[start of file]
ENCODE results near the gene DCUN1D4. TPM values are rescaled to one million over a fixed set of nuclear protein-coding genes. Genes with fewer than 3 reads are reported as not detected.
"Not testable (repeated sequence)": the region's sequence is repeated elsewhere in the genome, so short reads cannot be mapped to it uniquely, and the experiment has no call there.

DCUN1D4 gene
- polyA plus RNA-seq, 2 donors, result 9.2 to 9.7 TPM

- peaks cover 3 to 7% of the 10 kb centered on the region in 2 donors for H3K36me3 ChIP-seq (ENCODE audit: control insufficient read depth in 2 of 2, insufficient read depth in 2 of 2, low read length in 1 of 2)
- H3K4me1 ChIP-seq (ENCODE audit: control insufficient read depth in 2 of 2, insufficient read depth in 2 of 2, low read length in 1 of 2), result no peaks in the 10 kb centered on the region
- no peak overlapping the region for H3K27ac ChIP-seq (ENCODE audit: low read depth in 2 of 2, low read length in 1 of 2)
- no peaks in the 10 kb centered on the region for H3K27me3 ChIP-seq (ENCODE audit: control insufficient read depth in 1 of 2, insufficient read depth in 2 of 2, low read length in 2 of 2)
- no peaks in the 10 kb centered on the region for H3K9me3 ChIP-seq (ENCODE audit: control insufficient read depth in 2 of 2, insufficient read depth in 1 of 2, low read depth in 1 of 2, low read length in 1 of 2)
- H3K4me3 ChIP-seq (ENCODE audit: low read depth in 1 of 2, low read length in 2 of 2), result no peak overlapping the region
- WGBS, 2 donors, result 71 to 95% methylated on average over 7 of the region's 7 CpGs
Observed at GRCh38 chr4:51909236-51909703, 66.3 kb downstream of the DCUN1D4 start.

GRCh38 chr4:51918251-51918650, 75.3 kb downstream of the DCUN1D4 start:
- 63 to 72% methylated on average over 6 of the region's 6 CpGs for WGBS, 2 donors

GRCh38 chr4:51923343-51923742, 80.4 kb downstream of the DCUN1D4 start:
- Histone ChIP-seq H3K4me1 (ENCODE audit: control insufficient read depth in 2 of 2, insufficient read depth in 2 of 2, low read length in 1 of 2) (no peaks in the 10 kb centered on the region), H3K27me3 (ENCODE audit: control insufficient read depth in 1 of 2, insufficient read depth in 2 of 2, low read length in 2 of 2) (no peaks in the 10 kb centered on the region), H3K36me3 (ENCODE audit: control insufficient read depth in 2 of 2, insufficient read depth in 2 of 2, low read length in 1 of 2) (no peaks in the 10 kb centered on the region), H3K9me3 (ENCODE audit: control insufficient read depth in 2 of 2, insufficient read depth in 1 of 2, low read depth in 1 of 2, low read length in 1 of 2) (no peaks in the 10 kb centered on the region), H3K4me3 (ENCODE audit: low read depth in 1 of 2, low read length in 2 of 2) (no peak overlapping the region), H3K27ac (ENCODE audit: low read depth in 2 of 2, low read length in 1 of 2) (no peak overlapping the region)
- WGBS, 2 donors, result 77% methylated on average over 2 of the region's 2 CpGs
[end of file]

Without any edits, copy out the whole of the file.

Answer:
ENCODE results near the gene DCUN1D4. TPM values are rescaled to one million over a fixed set of nuclear protein-coding genes. Genes with fewer than 3 reads are reported as not detected.
"Not testable (repeated sequence)": the region's sequence is repeated elsewhere in the genome, so short reads cannot be mapped to it uniquely, and the experiment has no call there.

DCUN1D4 gene
- polyA plus RNA-seq, 2 donors, result 9.2 to 9.7 TPM

- peaks cover 3 to 7% of the 10 kb centered on the region in 2 donors for H3K36me3 ChIP-seq (ENCODE audit: control insufficient read depth in 2 of 2, insufficient read depth in 2 of 2, low read length in 1 of 2)
- H3K4me1 ChIP-seq (ENCODE audit: control insufficient read depth in 2 of 2, insufficient read depth in 2 of 2, low read length in 1 of 2), result no peaks in the 10 kb centered on the region
- no peak overlapping the region for H3K27ac ChIP-seq (ENCODE audit: low read depth in 2 of 2, low read length in 1 of 2)
- no peaks in the 10 kb centered on the region for H3K27me3 ChIP-seq (ENCODE audit: control insufficient read depth in 1 of 2, insufficient read depth in 2 of 2, low read length in 2 of 2)
- no peaks in the 10 kb centered on the region for H3K9me3 ChIP-seq (ENCODE audit: control insufficient read depth in 2 of 2, insufficient read depth in 1 of 2, low read depth in 1 of 2, low read length in 1 of 2)
- H3K4me3 ChIP-seq (ENCODE audit: low read depth in 1 of 2, low read length in 2 of 2), result no peak overlapping the region
- WGBS, 2 donors, result 71 to 95% methylated on average over 7 of the region's 7 CpGs
Observed at GRCh38 chr4:51909236-51909703, 66.3 kb downstream of the DCUN1D4 start.

GRCh38 chr4:51918251-51918650, 75.3 kb downstream of the DCUN1D4 start:
- 63 to 72% methylated on average over 6 of the region's 6 CpGs for WGBS, 2 donors

GRCh38 chr4:51923343-51923742, 80.4 kb downstream of the DCUN1D4 start:
- Histone ChIP-seq H3K4me1 (ENCODE audit: control insufficient read depth in 2 of 2, insufficient read depth in 2 of 2, low read length in 1 of 2) (no peaks in the 10 kb centered on the region), H3K27me3 (ENCODE audit: control insufficient read depth in 1 of 2, insufficient read depth in 2 of 2, low read length in 2 of 2) (no peaks in the 10 kb centered on the region), H3K36me3 (ENCODE audit: control insufficient read depth in 2 of 2, insufficient read depth in 2 of 2, low read length in 1 of 2) (no peaks in the 10 kb centered on the region), H3K9me3 (ENCODE audit: control insufficient read depth in 2 of 2, insufficient read depth in 1 of 2, low read depth in 1 of 2, low read length in 1 of 2) (no peaks in the 10 kb centered on the region), H3K4me3 (ENCODE audit: low read depth in 1 of 2, low read length in 2 of 2) (no peak overlapping the region), H3K27ac (ENCODE audit: low read depth in 2 of 2, low read length in 1 of 2) (no peak overlapping the region)
- WGBS, 2 donors, result 77% methylated on average over 2 of the region's 2 CpGs